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The science
Warning sirens fall short

Official says weather radios are more reliable

By Tracy Overstreet
The Independent

The man who makes emergency management his business says an outdoor warning system isn't ideal for making citizens aware when bad weather approaches.

Grand Island/Hall County Emergency Management Director Howard Maxon said individual weather radios are superior to Grand Island's 26 outdoor warning sirens and 10 more within the county.

"Many times, the notice we receive ... for a tornado warning comes from weather radio," Maxon said.

Talk of tornadoes touches close to home for many in Grand Island on June 3, the day when seven tornadoes hit in 1980.

The National Weather Service places its priority on weather radio, he said. That means people relying on notification from the outdoor warning system will get the notice after those who have weather radios.

Maxon said the outdoor sirens, despite monthly testing, can malfunction.

"If the electricity is off, the sirens won't work," he said.

Weather radios, he said, have a battery backup.

Hall County has a mix of three sizes and styles of electromechanical sirens that actually move air to make sound. The volume, depending on the size of the siren, varies from 98 to 128 decibels.

Yet, Maxon said some people claim they can't hear the sirens in Grand Island.

Reasons for a siren not being heard can range from wind direction to extensive home insulation. And not all areas in Grand Island fall within the broadcast range of existing sirens.

Maxon said a pocket at 13th and Ruby doesn't fall within a coverage circle. Because the area is surrounded by coverage areas on all other sides, he said, it's likely that wind would carry the sound of a siren into that area.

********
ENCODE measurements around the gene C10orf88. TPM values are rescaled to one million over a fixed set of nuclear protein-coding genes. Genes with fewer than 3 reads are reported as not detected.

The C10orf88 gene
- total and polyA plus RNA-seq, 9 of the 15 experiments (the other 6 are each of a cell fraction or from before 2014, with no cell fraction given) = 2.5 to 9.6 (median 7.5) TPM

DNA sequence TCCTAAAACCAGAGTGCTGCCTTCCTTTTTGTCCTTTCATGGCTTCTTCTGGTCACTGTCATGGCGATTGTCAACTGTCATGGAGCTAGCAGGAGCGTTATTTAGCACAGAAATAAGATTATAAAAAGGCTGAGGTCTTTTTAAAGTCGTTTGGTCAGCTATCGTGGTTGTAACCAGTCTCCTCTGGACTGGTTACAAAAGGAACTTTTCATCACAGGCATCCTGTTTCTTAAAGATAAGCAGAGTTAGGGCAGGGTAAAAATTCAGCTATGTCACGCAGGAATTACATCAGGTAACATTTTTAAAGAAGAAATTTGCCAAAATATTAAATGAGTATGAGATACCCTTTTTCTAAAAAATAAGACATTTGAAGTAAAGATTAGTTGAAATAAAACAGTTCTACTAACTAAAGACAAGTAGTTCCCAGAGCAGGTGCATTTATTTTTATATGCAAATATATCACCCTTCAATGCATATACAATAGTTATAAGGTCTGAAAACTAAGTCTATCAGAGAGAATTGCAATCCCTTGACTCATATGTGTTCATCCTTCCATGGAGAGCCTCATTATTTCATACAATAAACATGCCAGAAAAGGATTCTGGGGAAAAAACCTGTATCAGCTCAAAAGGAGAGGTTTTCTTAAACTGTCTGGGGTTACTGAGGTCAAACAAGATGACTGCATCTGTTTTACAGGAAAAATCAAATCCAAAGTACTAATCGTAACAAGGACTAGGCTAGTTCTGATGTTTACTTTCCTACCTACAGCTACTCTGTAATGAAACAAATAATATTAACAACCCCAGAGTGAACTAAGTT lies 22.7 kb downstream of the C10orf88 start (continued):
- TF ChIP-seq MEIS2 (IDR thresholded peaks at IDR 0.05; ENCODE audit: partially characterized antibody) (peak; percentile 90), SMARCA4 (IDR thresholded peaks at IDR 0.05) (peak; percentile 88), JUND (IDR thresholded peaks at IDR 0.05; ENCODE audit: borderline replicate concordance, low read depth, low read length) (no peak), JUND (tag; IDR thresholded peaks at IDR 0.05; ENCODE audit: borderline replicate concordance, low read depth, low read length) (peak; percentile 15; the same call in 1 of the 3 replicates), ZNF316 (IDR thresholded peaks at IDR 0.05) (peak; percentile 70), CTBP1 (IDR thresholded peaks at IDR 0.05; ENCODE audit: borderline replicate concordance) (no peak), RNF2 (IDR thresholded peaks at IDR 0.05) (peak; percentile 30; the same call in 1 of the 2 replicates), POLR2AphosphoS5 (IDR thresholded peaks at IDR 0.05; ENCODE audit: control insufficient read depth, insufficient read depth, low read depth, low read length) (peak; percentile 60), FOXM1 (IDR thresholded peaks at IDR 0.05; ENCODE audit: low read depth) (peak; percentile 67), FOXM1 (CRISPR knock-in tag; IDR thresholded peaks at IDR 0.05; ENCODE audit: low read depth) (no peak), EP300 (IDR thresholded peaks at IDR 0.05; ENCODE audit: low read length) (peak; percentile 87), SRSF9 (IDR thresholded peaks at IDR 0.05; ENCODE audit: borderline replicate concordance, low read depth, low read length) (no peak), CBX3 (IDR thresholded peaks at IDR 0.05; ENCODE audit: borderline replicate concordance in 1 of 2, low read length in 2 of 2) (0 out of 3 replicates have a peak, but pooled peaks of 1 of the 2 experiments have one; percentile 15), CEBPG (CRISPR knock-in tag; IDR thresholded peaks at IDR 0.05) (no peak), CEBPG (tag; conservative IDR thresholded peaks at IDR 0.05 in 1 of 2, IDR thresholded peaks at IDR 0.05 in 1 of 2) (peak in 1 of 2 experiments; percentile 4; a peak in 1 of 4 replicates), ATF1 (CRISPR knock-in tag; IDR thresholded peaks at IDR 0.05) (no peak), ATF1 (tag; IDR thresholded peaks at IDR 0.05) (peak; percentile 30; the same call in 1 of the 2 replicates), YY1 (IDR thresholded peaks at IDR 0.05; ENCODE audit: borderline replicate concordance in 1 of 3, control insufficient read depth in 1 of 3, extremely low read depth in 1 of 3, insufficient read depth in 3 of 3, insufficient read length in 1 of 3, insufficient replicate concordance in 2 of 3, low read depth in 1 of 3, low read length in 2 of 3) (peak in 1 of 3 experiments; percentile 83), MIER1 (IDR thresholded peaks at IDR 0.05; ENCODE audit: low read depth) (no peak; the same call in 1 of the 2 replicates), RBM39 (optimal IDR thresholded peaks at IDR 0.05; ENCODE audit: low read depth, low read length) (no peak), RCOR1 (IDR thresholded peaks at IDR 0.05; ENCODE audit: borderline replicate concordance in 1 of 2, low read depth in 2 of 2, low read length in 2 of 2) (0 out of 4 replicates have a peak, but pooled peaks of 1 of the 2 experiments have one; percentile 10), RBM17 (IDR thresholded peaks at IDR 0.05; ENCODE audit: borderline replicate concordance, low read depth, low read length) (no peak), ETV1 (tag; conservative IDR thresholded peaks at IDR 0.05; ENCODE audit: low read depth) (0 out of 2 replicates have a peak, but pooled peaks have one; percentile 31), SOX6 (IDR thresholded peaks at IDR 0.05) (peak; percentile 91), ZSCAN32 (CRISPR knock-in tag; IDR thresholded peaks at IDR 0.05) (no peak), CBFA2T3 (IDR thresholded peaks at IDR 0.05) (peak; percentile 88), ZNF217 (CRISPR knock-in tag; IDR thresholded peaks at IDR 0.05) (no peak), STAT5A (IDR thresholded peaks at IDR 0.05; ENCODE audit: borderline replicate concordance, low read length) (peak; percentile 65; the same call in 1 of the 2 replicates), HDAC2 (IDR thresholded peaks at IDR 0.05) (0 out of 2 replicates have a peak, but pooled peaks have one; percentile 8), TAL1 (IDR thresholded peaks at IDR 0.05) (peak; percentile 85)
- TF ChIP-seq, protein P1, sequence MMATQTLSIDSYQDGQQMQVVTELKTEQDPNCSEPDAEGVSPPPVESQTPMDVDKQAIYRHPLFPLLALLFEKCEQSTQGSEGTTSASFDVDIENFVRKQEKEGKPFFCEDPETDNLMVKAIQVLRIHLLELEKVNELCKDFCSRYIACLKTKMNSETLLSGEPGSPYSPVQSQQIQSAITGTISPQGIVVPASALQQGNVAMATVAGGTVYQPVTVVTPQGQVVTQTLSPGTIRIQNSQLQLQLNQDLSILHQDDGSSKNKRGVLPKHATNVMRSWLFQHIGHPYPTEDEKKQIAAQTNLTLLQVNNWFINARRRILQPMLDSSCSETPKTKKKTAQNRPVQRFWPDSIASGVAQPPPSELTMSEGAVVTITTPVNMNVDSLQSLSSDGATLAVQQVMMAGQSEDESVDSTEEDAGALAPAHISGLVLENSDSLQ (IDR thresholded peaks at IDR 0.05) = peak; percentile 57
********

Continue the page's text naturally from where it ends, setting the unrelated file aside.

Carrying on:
Fonner Park also falls outside the coverage circles, as does new commercial development at Faidley and Highway 281.

Maxon has no intention of asking the city council or county board to add additional sirens. He will, however, help citizens who want to petition those government bodies for a siren.

"I used to go push for these things," Maxon said of new sirens. The last outdoor sirens in Grand Island were added in 1993.

His attitude changed when residents in a subdivision requested an outdoor warning siren and then protested its placement near homes.

Maxon said a lot of people are confused by the outdoor warning sirens. They fail to tune in and take necessary cover when the sirens are activated.

After June 3, 1980, when seven tornadoes twisted Grand Island into a pile of debris and left five people dead, people paid attention to the sirens, Maxon said.

A former police chief noted that a cannon shot down South Locust wouldn't hit a thing because people cleared out and took cover when sirens activated.

Now, Maxon said, most people go about their business.

"Time heals all wounds," he said.

Maxon said a weather radio can be tailored to an individual's needs. It can be programmed to sound only for certain counties, and the volume can be adjusted.

"It's all about tuning in," Maxon said of being prepared for bad weather.

Although Maxon believes in providing information to the public about dangers, he said there's a partnership with the public to heed the warning.

"Their safety is their responsibility," he said.